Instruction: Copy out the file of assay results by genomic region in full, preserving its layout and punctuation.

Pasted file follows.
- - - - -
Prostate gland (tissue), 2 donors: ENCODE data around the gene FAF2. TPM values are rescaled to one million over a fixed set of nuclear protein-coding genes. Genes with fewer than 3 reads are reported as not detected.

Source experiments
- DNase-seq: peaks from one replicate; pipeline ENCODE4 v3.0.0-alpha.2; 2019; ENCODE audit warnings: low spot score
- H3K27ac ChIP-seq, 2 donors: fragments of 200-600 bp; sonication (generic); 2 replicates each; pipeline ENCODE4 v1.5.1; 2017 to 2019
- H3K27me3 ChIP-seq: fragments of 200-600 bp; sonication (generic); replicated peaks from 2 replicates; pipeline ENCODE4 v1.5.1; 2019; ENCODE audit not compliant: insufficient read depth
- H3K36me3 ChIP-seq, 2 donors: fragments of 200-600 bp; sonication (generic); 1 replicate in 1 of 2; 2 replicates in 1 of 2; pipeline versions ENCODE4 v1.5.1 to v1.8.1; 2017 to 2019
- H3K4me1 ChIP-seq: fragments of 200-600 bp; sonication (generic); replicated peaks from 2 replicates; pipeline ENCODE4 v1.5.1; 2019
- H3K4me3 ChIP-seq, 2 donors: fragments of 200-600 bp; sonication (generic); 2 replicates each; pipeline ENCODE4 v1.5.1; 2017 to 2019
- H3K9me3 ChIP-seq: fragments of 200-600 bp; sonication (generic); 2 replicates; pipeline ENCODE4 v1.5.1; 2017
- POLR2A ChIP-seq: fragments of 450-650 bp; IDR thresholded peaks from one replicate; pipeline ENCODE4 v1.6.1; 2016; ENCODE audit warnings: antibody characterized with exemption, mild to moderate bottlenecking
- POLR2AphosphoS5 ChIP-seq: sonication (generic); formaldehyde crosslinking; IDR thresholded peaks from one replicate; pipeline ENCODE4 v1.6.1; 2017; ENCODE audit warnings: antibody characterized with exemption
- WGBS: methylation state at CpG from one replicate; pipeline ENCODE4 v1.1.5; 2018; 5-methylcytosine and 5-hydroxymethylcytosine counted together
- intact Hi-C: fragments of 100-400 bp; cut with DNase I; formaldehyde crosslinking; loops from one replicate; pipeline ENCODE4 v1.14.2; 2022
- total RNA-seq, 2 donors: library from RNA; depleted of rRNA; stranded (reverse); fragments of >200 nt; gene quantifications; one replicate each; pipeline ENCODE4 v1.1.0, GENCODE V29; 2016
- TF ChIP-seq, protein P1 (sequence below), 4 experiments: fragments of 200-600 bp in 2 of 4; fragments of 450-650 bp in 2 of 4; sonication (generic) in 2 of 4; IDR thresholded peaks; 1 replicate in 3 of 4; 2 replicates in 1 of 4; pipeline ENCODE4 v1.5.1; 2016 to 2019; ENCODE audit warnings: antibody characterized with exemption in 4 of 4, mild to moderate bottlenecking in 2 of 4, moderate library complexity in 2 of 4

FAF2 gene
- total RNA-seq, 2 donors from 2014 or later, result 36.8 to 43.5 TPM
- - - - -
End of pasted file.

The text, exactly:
Prostate gland (tissue), 2 donors: ENCODE data around the gene FAF2. TPM values are rescaled to one million over a fixed set of nuclear protein-coding genes. Genes with fewer than 3 reads are reported as not detected.

Source experiments
- DNase-seq: peaks from one replicate; pipeline ENCODE4 v3.0.0-alpha.2; 2019; ENCODE audit warnings: low spot score
- H3K27ac ChIP-seq, 2 donors: fragments of 200-600 bp; sonication (generic); 2 replicates each; pipeline ENCODE4 v1.5.1; 2017 to 2019
- H3K27me3 ChIP-seq: fragments of 200-600 bp; sonication (generic); replicated peaks from 2 replicates; pipeline ENCODE4 v1.5.1; 2019; ENCODE audit not compliant: insufficient read depth
- H3K36me3 ChIP-seq, 2 donors: fragments of 200-600 bp; sonication (generic); 1 replicate in 1 of 2; 2 replicates in 1 of 2; pipeline versions ENCODE4 v1.5.1 to v1.8.1; 2017 to 2019
- H3K4me1 ChIP-seq: fragments of 200-600 bp; sonication (generic); replicated peaks from 2 replicates; pipeline ENCODE4 v1.5.1; 2019
- H3K4me3 ChIP-seq, 2 donors: fragments of 200-600 bp; sonication (generic); 2 replicates each; pipeline ENCODE4 v1.5.1; 2017 to 2019
- H3K9me3 ChIP-seq: fragments of 200-600 bp; sonication (generic); 2 replicates; pipeline ENCODE4 v1.5.1; 2017
- POLR2A ChIP-seq: fragments of 450-650 bp; IDR thresholded peaks from one replicate; pipeline ENCODE4 v1.6.1; 2016; ENCODE audit warnings: antibody characterized with exemption, mild to moderate bottlenecking
- POLR2AphosphoS5 ChIP-seq: sonication (generic); formaldehyde crosslinking; IDR thresholded peaks from one replicate; pipeline ENCODE4 v1.6.1; 2017; ENCODE audit warnings: antibody characterized with exemption
- WGBS: methylation state at CpG from one replicate; pipeline ENCODE4 v1.1.5; 2018; 5-methylcytosine and 5-hydroxymethylcytosine counted together
- intact Hi-C: fragments of 100-400 bp; cut with DNase I; formaldehyde crosslinking; loops from one replicate; pipeline ENCODE4 v1.14.2; 2022
- total RNA-seq, 2 donors: library from RNA; depleted of rRNA; stranded (reverse); fragments of >200 nt; gene quantifications; one replicate each; pipeline ENCODE4 v1.1.0, GENCODE V29; 2016
- TF ChIP-seq, protein P1 (sequence below), 4 experiments: fragments of 200-600 bp in 2 of 4; fragments of 450-650 bp in 2 of 4; sonication (generic) in 2 of 4; IDR thresholded peaks; 1 replicate in 3 of 4; 2 replicates in 1 of 4; pipeline ENCODE4 v1.5.1; 2016 to 2019; ENCODE audit warnings: antibody characterized with exemption in 4 of 4, mild to moderate bottlenecking in 2 of 4, moderate library complexity in 2 of 4

FAF2 gene
- total RNA-seq, 2 donors from 2014 or later, result 36.8 to 43.5 TPM